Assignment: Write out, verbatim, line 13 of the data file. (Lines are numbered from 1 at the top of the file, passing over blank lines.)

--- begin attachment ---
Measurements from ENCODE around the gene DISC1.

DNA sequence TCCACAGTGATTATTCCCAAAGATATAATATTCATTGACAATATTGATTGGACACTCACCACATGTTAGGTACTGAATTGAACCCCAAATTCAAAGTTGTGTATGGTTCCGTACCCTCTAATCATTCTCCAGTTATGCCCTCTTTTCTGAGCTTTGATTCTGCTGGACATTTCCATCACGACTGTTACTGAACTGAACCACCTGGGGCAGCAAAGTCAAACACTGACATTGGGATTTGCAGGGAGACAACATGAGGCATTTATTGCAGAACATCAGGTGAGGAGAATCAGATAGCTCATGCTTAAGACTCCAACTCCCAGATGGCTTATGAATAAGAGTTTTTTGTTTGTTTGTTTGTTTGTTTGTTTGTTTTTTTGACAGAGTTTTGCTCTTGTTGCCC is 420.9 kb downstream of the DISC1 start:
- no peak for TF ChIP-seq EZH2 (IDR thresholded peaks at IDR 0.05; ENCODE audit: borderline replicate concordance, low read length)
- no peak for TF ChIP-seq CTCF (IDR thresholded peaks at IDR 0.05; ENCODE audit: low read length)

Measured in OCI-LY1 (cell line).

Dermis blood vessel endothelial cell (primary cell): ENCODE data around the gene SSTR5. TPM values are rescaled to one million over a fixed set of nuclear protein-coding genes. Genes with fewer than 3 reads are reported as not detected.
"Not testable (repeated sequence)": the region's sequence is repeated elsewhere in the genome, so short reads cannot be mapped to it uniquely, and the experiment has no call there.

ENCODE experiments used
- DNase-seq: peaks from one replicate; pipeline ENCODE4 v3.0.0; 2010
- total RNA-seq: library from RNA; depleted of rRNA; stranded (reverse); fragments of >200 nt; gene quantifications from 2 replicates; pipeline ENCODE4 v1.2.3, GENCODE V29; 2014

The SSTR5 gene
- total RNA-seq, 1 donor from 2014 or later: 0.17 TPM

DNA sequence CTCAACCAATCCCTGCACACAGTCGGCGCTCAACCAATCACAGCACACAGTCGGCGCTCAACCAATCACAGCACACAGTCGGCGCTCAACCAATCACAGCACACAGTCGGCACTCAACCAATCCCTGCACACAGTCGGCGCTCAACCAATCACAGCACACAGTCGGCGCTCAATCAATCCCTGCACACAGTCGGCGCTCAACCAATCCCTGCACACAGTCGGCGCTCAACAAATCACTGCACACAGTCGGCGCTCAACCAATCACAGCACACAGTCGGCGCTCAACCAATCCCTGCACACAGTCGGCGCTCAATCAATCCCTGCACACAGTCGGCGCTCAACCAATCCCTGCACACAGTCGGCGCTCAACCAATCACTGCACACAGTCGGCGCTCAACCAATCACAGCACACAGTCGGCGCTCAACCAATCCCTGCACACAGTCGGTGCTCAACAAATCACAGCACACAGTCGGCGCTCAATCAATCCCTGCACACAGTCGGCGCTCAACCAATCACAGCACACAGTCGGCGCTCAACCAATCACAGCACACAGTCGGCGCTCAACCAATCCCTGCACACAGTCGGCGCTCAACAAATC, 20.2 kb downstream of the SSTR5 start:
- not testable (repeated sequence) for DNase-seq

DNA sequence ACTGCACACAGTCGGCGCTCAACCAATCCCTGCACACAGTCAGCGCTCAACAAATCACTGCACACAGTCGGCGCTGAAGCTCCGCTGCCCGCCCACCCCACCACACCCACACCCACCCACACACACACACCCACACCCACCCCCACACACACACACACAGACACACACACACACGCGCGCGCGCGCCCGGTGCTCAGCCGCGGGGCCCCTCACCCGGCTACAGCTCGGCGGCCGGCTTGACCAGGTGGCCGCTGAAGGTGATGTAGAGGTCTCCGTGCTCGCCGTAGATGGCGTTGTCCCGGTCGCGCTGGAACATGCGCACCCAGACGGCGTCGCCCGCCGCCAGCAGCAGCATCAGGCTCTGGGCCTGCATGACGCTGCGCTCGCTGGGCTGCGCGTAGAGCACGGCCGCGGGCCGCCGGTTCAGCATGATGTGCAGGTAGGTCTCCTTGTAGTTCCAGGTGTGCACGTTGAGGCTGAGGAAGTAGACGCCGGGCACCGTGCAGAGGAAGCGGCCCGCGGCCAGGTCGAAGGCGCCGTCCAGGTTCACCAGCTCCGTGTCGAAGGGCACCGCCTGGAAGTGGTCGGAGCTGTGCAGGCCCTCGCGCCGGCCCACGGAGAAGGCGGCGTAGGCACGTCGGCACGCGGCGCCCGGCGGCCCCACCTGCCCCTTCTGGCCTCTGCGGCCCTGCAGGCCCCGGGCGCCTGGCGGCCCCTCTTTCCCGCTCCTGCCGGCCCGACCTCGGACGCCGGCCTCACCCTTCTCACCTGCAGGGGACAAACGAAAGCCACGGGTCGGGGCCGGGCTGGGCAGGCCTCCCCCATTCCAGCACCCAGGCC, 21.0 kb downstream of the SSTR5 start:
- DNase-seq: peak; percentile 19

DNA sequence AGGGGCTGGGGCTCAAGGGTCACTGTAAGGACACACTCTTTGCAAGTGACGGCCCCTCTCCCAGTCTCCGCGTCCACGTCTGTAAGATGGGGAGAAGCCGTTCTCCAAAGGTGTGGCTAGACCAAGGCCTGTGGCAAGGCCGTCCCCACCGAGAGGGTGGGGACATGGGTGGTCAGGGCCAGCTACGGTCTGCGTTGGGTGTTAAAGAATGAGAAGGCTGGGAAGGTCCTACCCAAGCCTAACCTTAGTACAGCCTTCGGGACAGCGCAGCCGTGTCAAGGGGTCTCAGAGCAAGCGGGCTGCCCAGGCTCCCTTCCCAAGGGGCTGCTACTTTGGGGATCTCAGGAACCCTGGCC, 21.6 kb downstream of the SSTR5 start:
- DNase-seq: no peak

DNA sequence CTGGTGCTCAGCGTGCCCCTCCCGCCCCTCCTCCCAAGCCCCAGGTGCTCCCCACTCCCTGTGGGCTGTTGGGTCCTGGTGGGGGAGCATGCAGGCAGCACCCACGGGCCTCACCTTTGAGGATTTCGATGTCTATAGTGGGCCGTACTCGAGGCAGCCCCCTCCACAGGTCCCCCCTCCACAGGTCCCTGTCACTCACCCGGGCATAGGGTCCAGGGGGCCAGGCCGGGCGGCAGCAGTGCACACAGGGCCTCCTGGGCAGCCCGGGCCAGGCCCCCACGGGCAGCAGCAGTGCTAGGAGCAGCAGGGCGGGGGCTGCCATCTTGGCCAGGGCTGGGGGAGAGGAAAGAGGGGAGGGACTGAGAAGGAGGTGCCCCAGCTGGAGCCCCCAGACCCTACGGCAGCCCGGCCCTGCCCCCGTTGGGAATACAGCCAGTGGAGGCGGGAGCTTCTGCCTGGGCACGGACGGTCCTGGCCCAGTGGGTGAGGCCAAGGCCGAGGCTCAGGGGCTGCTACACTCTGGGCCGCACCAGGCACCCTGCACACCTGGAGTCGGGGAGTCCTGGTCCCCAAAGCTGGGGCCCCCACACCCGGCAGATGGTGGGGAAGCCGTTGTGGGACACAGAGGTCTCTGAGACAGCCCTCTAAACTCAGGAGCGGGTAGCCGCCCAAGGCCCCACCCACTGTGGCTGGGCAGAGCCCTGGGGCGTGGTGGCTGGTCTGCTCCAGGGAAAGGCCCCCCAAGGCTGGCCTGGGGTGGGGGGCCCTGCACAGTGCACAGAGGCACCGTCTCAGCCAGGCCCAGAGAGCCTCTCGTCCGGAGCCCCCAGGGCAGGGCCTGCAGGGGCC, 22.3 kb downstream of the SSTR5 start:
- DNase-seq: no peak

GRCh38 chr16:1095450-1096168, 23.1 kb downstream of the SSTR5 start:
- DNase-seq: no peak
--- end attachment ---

DNA sequence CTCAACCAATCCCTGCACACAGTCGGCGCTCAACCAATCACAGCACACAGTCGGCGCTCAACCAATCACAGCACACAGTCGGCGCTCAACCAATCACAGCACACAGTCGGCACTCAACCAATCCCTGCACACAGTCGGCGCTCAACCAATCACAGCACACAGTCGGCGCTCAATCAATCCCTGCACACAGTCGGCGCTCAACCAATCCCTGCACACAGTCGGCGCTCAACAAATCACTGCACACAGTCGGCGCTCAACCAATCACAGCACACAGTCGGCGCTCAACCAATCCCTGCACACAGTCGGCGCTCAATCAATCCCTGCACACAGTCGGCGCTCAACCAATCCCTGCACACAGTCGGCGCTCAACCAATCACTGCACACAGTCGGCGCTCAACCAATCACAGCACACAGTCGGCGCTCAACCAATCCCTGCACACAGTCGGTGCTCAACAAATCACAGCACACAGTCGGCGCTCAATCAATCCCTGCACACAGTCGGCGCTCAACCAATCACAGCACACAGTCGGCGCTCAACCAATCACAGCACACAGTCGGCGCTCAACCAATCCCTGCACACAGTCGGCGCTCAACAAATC, 20.2 kb downstream of the SSTR5 start: